The rules for combining things with Bourne shell 'here documents'

October 1, 2009

Shell here documents are relatively simple to use on their own, but it's usually head-scratching to combine them with other things (redirections, pipelines, or conditionals). To save me having to do the experimentation and manpage reading the next time, here's the simple version of the rules: here documents always start at the next line.

So you can write any number of other things on the same line as the command with a here document:

cat <<EOF | ssh host ...

But if you need to continue the whole thing on additional lines, you must write the following commands after the here document:

ssh host ... <<EOF ||
	echo "ssh failed"

However, 'next line' here means the next line as seen by the Bourne shell after backslash-escaped newlines, so you cannot write the last example with the ssh line ended with a '\' and the '||' at the start of the echo line. (This is a pity, as I think it would be more readable. But frankly, combining here documents and multiple commands this way is never going to be terribly readable.)

Because of this, other redirections can go anywhere on the command line with the here document, as can arguments and so on; 'ssh <<EOF host ... >logfile 2>&1' is perfectly legal. The maximally perverse version of this is:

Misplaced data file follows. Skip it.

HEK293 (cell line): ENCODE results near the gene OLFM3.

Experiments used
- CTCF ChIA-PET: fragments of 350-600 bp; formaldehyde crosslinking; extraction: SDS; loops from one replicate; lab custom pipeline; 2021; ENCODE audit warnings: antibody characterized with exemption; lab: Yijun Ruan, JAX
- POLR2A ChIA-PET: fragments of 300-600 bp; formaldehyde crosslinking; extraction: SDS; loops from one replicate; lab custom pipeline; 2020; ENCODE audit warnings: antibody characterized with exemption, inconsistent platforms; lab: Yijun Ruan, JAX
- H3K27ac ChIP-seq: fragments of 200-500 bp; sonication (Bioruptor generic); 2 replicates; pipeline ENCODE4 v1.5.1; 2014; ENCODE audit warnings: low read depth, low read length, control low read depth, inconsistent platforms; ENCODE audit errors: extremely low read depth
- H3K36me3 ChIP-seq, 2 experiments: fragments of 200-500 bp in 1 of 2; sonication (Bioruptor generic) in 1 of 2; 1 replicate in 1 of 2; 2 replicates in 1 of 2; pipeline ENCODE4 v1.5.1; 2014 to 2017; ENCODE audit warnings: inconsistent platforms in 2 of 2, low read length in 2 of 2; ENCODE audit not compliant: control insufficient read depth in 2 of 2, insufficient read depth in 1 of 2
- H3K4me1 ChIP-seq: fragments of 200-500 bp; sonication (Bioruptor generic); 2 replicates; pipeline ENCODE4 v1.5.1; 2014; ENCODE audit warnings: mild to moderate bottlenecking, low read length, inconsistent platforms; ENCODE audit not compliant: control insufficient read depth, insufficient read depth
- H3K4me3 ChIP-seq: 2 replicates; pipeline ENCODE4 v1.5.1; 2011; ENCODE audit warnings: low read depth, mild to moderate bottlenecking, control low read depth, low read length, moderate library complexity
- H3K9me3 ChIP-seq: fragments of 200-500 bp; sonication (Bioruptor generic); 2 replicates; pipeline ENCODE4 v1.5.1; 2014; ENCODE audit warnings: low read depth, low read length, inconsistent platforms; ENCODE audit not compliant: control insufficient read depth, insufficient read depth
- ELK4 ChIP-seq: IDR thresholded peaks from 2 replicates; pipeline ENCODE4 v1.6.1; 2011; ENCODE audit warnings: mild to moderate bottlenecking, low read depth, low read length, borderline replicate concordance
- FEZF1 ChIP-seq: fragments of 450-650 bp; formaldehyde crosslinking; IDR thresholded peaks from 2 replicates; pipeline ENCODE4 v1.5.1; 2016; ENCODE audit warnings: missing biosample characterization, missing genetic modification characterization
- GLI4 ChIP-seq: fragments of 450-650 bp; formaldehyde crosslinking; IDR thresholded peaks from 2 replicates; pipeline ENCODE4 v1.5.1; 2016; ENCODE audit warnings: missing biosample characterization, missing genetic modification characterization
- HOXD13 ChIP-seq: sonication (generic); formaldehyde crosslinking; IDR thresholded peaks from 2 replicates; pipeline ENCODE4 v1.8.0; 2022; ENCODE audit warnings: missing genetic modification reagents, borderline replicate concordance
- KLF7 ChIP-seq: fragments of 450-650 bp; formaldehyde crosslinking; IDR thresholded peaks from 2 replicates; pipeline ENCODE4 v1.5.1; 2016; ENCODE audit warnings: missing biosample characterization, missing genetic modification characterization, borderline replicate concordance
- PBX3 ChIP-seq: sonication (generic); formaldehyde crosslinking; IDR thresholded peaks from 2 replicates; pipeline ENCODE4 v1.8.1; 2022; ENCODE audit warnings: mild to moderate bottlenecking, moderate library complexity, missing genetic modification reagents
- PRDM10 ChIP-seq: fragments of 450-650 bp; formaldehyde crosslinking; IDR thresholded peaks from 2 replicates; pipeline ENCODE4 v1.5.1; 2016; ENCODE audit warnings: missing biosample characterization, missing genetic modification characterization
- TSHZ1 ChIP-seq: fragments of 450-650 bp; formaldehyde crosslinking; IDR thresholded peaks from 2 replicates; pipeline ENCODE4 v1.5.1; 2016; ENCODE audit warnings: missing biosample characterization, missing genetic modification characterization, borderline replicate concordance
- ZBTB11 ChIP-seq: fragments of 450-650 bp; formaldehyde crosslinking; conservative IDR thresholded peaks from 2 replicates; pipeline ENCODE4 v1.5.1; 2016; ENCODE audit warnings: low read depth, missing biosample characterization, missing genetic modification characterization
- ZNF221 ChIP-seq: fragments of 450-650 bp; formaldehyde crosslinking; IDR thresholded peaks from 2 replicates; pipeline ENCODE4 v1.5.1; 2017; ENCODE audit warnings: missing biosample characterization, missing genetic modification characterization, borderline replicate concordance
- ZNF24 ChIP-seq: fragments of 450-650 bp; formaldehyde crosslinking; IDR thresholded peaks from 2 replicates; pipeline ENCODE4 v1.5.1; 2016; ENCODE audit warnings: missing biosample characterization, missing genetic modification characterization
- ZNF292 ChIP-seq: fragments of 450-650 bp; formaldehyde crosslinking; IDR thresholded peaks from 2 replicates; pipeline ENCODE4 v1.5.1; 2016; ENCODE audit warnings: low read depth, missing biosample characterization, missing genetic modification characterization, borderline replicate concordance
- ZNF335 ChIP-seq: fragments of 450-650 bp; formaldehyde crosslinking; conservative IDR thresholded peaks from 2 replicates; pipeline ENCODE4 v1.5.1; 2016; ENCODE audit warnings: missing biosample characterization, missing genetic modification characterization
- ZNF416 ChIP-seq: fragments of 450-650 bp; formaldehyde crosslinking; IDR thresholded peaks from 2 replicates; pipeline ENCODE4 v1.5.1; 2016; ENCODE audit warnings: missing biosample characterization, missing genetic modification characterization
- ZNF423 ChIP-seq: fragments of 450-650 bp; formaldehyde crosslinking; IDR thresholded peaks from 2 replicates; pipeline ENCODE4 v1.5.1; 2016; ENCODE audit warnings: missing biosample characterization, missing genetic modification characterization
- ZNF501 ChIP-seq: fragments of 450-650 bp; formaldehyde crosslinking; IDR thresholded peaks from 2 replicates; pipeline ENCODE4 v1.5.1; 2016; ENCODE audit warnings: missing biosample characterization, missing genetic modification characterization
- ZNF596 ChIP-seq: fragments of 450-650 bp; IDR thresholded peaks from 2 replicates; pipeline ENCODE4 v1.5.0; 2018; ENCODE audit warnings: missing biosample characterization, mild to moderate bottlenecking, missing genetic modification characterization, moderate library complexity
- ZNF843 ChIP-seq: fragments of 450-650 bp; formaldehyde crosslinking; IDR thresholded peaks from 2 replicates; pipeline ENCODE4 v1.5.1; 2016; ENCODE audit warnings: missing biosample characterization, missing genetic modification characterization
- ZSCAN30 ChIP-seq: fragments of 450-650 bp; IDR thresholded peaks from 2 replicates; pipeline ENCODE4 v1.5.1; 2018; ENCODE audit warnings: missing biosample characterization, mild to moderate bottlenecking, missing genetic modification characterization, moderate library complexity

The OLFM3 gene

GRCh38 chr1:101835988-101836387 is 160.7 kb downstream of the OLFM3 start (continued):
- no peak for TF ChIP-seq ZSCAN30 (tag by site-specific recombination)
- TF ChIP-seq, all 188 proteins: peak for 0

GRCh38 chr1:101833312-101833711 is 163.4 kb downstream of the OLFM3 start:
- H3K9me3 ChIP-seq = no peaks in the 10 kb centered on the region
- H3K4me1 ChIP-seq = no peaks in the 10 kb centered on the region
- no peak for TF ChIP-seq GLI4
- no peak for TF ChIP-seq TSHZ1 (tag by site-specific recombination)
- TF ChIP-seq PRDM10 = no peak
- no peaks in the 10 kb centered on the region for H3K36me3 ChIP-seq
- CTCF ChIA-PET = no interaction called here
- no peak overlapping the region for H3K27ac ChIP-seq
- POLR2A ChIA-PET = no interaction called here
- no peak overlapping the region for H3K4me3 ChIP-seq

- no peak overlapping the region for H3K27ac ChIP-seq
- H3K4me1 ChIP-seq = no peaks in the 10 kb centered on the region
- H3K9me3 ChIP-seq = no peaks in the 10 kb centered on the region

<<EOF ssh host ... 

My opinion is 'don't do that'; put the here document redirection last on the line if at all possible, to avoid confusing other people.

Somewhat to my surprise it's possible to specify multiple here documents on the same line. If you do this crazy thing, the shell expects them to be in left to right order, eg:

sed 's/^/a: /' <<EOF && cat <<EF2

But, really, don't do this.

Comments on this page:

By John Wiersba at 2018-04-19 13:38:50:

You can wrap your heredoc in a function to make it more readable:

 foo_data() {
    cat <<EOF

 foo_data | my | pipe | line
Written on 01 October 2009.
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Last modified: Thu Oct 1 21:47:48 2009
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